Just a little disclaimer: I have been writing all month, just not able to finish edit and publish until this week, so that is why I am publishing a few posts right in a row. Particularly ones about August...
It is August again. When I first came into this community, it seemed all the people I met had August babies. I look on my perpetual calendar and nearly every day is filled with names of babies who died, and their mother's names in parenthesis. It is not my baby I am mourning. It is Roxy Jean that I mourn. It is Samuel Marc. It is Ezra. It is Hope. It is Georgina, Mizuko Star, Tikva, Madicken. It is Noah and Teddy and R. and Katie and Gabriel. It is Aiden. Emma and Chase. It is Lev and Wyatt, and it is Miller and your baby. I would have never met him, or her if they lived. I would have never met Roxy Jean. Yet I mourn her.
I anger quickly. It is my default emotion. My hookable place. When people would say to me, I miss Lucia so much. I would take her back from them.
"You didn't know her," I would spit out the thought, but remain silent. "What do you have to miss? She is mine. You can't miss her. She belongs to our whispers and cries in the night. Don't say her name. You go home to your babies. Leave me mine to mourn."
But I knew they could miss her too. They loved me. By loving me, they loved her. They could mourn her. They could take her death for their own too. She never belonged to me. It took me a long time to understand that.
Lucia never belonged to me.
It is the strangeness of this community of grieving parents. It is the oddity of meeting under these circumstances. Our babies died, then we became friends. In your mind's eye, you see your new friends parent. They are parenting their baby, even if the baby died. And these people you would have never known would be amazing fucking parents. You just know it, because you talk about what you miss about your baby, and what you would do with your baby, and how it would have been if you just insisted they take the baby out of you two days before. These people would be the traveling and reading books every night parents, and playing ball and creating art and listening to the Ramones. You mourn that they haven't been able to parent. Their first. Their second. Their fourth. Their nineteenth. You cry for their loss right alongside your own. It suddenly feels so immediate. You get so indignant.
THIS AMAZING PERSON LOST A BABY TOO!
IT IS SO UNFAIR!
THIS IS SO WRONG!
It snuck up on me. I started grieving a baby in Australia and one in England and one in California and one in Indiana. You grieve for all of the babies you suddenly know about, whose lives are suddenly missed in the world. I fast forward through all the lives never lived--artists and lawyers, athletes and poets, drunks and the person that can always make you laugh. The people I would have never known anyway, those people feel more real than my neighbors some days.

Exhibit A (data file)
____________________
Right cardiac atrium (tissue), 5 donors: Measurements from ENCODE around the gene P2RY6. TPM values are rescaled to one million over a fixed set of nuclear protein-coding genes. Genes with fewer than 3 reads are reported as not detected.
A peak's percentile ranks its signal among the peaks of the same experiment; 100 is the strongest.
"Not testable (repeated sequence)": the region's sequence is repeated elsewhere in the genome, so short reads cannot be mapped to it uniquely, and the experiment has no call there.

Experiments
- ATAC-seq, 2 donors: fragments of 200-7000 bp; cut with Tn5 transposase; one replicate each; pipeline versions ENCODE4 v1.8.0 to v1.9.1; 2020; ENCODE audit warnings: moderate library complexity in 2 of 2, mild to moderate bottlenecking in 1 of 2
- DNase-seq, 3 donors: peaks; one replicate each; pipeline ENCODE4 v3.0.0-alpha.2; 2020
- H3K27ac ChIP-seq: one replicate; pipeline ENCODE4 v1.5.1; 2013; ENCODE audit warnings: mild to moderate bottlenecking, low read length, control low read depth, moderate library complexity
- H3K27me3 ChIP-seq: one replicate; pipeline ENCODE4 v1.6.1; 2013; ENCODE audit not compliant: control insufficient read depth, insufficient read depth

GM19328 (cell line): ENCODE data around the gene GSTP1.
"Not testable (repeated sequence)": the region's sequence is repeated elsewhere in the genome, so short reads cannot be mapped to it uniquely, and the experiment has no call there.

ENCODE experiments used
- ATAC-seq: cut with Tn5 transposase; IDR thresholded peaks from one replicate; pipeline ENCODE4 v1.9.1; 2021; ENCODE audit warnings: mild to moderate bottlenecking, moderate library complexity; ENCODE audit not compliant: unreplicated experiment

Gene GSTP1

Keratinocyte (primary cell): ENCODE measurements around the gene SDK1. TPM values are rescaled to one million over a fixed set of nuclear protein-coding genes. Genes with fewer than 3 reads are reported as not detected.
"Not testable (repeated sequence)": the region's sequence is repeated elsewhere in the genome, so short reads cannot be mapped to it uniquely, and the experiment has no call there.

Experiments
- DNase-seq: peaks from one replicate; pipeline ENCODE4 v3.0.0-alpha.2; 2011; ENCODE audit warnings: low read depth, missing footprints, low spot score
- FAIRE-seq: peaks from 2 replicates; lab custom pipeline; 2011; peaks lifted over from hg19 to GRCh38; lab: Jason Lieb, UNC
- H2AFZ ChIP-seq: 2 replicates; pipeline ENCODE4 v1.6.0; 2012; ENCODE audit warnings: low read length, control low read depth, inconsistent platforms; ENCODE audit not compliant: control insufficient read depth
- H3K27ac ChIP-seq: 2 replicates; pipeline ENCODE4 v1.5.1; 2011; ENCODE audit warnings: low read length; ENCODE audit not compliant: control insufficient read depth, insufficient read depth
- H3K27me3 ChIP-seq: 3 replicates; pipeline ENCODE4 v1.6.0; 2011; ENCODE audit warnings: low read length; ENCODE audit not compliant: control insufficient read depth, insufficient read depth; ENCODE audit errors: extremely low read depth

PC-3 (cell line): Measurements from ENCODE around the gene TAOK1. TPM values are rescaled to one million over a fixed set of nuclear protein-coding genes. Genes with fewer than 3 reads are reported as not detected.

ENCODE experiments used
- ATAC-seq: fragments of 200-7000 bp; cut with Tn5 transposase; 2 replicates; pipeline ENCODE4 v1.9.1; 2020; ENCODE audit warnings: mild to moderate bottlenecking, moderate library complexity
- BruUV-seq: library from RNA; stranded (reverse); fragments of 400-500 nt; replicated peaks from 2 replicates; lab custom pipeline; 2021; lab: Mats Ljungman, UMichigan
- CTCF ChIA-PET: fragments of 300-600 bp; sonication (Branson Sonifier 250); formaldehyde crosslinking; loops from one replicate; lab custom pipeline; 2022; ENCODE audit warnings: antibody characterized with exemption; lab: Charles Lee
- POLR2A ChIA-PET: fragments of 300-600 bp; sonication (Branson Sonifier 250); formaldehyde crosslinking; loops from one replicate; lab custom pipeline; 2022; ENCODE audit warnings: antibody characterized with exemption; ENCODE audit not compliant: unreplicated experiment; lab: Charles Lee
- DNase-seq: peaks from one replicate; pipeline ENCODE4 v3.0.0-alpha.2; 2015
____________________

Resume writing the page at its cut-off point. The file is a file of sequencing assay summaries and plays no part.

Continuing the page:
It used to be strange to get a friend request from someone just because their daughter died in the same exact way that my daughter died. It was strange years ago. Now, more than half of my friends on Facebook have dead children. That is how we met. I write status updates about it, and so do they, and we pretend that the rest of Facebook knows who the babylost are and why we post pictures of Day of the Dead and artwork and animal medicine that get followed by hearts, and likes, and loves, and thinking abouts. Probably you are reading and writing them too. And my earth people friends roll their eyes and hide my feed and sometimes mention how fatiguing it all is. But I don't care. The unfriend button is lovely and invented for people bored with parents who talk about their children.
The thing is now I appreciate knowing what other babylost parents look like, and the babies, and the ones that were running around before the death and grief. Everyone looks so normal. And maybe I look normal. Sometimes I look at those pictures from the before-time...could I tell the difference if I didn't know her baby died? Could I tell when your baby died if you never mentioned it, and we were soccer moms together? Would we be friends if our babies lived?
When I went back to Facebook after Lucia died, I would just write two word status updates.
I would write and people would make little hearts, or say HUGS! In two little words, it contained a novel of emotions: I need you. Help me. Save me. Understand I am not over this. My daughter died. I don't know how to live anymore. Send help. Send a cleaning crew. Or just send bourbon. But do something.
There was nothing to be done.